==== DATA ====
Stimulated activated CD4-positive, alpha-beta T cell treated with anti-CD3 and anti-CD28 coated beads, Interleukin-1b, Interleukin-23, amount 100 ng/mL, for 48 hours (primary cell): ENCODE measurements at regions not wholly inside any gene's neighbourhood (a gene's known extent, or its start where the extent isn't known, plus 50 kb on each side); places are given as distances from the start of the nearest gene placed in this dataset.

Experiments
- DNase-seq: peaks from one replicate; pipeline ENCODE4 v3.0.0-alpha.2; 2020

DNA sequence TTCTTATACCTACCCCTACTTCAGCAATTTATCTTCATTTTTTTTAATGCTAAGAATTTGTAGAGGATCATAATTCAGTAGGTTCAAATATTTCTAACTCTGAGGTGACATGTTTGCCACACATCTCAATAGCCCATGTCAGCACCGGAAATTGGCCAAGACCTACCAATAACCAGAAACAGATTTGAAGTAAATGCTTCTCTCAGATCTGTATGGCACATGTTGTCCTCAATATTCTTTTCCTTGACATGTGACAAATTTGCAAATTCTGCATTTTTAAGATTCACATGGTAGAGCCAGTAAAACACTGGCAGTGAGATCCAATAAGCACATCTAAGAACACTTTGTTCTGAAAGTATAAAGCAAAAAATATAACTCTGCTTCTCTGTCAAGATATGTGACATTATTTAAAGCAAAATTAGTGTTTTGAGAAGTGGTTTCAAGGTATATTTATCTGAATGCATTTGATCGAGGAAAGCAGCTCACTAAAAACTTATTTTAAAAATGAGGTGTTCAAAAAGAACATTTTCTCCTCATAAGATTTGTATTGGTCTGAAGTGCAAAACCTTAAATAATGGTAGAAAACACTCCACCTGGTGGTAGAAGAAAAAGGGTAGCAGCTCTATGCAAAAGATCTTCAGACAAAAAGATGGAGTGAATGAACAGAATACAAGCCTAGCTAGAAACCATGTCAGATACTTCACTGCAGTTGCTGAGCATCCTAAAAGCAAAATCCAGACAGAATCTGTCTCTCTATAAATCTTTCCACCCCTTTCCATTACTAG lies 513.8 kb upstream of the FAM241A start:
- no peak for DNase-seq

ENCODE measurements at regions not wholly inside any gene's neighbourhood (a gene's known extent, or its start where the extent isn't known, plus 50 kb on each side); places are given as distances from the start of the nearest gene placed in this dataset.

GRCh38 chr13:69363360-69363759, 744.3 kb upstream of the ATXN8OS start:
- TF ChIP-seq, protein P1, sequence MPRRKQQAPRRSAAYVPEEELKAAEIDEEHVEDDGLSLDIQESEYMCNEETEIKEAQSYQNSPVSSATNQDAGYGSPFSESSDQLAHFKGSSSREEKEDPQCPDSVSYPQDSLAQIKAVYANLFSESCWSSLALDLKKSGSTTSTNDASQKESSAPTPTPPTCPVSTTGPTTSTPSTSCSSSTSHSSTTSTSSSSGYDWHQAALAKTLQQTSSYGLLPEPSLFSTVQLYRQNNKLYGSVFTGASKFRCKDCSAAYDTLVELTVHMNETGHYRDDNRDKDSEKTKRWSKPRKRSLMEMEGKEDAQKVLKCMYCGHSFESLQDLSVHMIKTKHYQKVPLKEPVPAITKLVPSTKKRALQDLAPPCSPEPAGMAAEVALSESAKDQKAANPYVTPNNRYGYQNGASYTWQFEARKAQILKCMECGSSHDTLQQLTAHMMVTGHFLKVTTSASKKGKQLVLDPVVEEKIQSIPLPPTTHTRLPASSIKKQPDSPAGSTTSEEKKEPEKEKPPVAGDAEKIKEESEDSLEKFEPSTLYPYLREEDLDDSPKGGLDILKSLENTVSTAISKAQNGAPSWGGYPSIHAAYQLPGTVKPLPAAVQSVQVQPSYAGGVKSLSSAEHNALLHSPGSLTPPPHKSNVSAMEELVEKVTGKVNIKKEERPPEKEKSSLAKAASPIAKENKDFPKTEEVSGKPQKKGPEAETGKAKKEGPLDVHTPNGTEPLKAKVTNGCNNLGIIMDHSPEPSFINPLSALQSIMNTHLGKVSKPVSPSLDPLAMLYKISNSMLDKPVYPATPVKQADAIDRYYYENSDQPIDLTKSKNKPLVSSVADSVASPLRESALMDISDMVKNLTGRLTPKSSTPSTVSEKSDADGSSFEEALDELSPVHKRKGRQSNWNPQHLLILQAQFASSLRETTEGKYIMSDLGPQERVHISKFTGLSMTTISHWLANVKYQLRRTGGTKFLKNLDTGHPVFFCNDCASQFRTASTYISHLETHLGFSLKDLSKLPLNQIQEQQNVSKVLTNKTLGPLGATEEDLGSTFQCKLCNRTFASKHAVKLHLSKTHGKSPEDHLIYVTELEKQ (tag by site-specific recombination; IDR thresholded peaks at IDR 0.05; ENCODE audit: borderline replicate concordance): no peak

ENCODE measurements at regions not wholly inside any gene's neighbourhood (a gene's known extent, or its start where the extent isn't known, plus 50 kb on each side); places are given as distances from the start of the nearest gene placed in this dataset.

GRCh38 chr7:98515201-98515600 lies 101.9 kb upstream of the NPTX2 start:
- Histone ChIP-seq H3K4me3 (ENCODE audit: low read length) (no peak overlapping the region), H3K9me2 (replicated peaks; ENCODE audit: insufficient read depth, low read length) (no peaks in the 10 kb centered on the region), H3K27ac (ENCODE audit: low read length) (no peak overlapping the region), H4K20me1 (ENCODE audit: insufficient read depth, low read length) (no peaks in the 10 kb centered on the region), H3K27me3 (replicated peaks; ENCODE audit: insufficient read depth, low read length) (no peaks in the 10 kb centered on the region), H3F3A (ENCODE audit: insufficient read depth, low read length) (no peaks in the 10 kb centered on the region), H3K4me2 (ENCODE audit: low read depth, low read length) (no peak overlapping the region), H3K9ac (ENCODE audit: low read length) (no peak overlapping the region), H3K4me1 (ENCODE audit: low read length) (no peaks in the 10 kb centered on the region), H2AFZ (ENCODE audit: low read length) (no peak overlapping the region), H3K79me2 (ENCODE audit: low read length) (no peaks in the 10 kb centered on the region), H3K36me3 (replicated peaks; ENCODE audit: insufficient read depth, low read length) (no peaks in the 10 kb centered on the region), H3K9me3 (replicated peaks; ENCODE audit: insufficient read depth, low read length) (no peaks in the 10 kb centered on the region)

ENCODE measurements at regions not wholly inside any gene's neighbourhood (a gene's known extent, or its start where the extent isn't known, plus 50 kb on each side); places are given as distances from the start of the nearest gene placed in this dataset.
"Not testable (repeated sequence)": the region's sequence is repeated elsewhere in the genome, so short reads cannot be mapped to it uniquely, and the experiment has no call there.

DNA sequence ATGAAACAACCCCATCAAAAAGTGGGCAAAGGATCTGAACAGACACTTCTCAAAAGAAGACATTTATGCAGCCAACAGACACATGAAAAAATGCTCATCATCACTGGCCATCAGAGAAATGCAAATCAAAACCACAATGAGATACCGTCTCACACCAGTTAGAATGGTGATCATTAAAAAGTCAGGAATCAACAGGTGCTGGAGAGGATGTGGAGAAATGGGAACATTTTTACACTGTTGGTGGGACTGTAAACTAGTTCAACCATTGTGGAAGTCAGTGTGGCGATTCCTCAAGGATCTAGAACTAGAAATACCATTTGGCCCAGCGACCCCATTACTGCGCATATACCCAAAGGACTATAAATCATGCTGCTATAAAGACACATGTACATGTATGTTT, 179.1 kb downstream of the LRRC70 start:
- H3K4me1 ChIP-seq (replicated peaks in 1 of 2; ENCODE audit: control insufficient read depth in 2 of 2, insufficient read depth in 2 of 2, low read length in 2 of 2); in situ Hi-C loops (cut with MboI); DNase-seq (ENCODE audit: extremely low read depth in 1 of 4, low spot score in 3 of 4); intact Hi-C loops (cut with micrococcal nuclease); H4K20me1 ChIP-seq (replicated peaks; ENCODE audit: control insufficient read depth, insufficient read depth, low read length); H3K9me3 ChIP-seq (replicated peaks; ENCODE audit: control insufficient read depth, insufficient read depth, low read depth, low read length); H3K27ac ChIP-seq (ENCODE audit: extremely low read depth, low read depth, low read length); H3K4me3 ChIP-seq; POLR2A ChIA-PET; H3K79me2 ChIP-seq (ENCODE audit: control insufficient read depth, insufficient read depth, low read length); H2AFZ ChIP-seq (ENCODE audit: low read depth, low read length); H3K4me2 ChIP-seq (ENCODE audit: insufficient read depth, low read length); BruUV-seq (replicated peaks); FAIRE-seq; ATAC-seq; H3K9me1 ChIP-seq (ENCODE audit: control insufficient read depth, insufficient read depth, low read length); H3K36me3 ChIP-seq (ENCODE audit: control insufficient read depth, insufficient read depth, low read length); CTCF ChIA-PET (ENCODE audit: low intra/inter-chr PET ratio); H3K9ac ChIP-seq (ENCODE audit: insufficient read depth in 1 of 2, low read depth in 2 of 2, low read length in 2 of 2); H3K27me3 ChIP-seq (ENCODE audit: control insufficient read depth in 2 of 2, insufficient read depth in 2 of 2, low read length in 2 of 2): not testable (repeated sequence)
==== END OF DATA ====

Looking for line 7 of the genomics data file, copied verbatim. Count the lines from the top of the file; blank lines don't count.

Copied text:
GRCh38 chr13:69363360-69363759, 744.3 kb upstream of the ATXN8OS start: